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When It Comes to Mass Shootings, Motive Doesn’t Really Matter

There is, apparently, nothing we could learn about a shooter that would compel Congress members funded by the gun lobby to make guns less accessible

crime scene; mass shooting

Fourteen people died, and 21 were injured, in a shooting in San Bernardino this week.

Mat Hayward/Getty

The first news alert reporting a mass shooting usually contains just two pieces of information: a body count that will invariably be revised upwards, and the status of the shooter. If not dead, it is “active” or “at large” or “in custody.”

Information is released in a slow drip after that. In the first hours we’ll learn when the shooting began, what kind of room the gunman burst into, what he was wearing, what he said, the things the first panicked 9-1-1 callers told operators.

The piece of information we crave the most is the one we’ll be forced to wait the longest for: Why?

At Columbine we were told the shooters did it was because they were bullied. At Newtown, because he was mentally ill. In Charleston, because he was a racist. In Colorado Springs, because “baby parts.”

After San Bernardino, there was even more confusion than usual. What looked at first like an instance of workplace violence, officials are now investigating as an act of terrorism possibly motivated by the so-called Islamic State.

But if we’re honest with ourselves, we should admit it doesn’t matter either way. In at least one critical sense, motive doesn’t matter when it comes to gun violence: No matter the reason a crime was committed, a powerful faction of our society has no interest in preventing another such massacre from happening.

There is, apparently, nothing we could ever learn about a shooter that would compel members of Congress funded by the gun lobby to make guns less accessible to individuals who use them to kill other people.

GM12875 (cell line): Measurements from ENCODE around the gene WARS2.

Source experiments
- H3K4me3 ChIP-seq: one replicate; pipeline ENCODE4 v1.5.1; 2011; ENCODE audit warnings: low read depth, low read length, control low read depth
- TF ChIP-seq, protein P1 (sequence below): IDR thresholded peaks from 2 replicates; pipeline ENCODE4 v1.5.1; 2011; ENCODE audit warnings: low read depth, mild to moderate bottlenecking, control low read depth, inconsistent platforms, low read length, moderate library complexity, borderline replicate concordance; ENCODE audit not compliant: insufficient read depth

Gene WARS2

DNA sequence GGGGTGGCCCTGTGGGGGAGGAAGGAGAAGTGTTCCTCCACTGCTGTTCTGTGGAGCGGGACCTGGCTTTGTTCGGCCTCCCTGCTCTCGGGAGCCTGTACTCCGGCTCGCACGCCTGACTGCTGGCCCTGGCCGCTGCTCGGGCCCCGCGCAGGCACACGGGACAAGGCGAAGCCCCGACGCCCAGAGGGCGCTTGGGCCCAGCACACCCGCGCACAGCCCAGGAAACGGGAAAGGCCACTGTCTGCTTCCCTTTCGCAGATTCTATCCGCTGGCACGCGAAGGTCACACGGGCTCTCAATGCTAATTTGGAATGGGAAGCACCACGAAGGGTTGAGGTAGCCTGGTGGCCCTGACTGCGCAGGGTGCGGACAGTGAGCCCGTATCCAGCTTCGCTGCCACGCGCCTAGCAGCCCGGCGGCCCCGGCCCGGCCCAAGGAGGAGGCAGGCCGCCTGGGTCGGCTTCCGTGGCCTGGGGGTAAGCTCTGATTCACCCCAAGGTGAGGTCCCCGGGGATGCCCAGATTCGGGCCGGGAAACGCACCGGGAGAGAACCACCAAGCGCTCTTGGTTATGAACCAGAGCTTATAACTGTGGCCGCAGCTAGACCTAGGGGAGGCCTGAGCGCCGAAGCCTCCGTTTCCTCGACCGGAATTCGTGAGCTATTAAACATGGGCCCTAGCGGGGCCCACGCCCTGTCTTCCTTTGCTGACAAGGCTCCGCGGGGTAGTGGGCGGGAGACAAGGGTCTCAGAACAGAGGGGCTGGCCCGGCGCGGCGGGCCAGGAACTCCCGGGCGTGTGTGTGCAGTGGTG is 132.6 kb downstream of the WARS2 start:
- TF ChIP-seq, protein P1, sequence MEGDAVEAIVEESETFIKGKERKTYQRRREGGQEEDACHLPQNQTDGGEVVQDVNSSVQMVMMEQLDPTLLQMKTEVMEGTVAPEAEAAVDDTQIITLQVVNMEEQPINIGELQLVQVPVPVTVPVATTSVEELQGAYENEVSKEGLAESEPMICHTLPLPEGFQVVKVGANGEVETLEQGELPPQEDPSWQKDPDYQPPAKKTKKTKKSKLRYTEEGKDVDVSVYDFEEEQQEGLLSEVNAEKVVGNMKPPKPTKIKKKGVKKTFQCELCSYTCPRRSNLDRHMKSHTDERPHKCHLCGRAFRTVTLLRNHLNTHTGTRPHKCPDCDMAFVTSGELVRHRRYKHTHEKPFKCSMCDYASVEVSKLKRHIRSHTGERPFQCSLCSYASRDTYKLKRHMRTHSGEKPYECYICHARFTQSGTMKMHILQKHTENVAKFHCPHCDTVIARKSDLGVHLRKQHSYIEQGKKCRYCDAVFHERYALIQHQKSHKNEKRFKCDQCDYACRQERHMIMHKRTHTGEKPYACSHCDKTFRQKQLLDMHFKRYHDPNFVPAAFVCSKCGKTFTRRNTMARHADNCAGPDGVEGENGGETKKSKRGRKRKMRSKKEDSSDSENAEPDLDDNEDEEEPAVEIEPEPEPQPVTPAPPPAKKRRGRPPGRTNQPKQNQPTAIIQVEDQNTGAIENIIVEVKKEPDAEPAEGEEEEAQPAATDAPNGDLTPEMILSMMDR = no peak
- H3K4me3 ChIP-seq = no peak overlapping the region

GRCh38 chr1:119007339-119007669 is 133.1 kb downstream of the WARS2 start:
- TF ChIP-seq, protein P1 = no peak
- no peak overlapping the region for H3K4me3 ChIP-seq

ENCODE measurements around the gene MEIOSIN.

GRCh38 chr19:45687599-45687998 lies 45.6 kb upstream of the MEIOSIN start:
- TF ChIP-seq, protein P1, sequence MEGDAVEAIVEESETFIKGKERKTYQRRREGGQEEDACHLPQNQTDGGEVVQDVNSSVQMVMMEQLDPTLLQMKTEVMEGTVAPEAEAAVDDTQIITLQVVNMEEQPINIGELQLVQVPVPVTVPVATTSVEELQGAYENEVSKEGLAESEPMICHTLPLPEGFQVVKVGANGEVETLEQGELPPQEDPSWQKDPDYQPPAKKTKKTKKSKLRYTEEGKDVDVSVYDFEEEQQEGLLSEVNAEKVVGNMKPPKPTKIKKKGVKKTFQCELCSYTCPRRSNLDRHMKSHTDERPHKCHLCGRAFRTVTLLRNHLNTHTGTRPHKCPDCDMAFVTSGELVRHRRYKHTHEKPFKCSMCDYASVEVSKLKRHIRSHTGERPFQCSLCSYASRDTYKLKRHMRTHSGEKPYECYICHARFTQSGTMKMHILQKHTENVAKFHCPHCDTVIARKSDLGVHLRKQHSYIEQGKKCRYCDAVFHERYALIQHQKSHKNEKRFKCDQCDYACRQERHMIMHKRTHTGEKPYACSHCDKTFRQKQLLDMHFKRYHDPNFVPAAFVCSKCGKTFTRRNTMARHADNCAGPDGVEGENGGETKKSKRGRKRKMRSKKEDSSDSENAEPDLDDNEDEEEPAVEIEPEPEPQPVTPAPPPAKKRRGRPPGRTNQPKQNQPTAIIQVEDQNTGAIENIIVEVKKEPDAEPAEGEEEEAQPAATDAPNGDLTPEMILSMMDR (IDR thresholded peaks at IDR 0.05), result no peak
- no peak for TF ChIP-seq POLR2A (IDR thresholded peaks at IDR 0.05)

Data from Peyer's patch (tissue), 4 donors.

Assigning motive rationalizes violence, and shifts the focus from the facts — 14 dead, 21 wounded, with guns that were acquired legally thanks to the sustained efforts of the National Rifle Association — to speculation about individuals and their individual motivations.

America’s problem with gun violence is not about individuals. We do not have isolated incidents of gun violence in this country. San Bernardino was the 355th mass shooting in the U.S. so far this year; 355 is a critical mass.

It doesn’t matter whether alleged shooters Syed Farook and Tashfeen Malik were motivated by hatred for Farook’s co-workers, or hatred for America, just like it would not have mattered if the people gathered in the room at the Inland Regional Center were, instead of co-workers, members of a rival gang or members of their own family.

The victims in San Bernardino would be dead regardless, and, recent history tells us, this country’s leaders would still be doing nothing to prevent more people like them from being killed.

Want proof? Just one day after this week’s shooting, the Senate voted 45 to 54 against an amendment that would require terror suspects to undergo background checks for gun purchases.

Maybe instead of searching for the gunmen’s motives this time – and next time, and the time after that – we should investigate our own motives. Maybe we should interrogate the extremist ideology we’re clinging to, the one that allows mass murderers unfettered access to the tools they need to kill.

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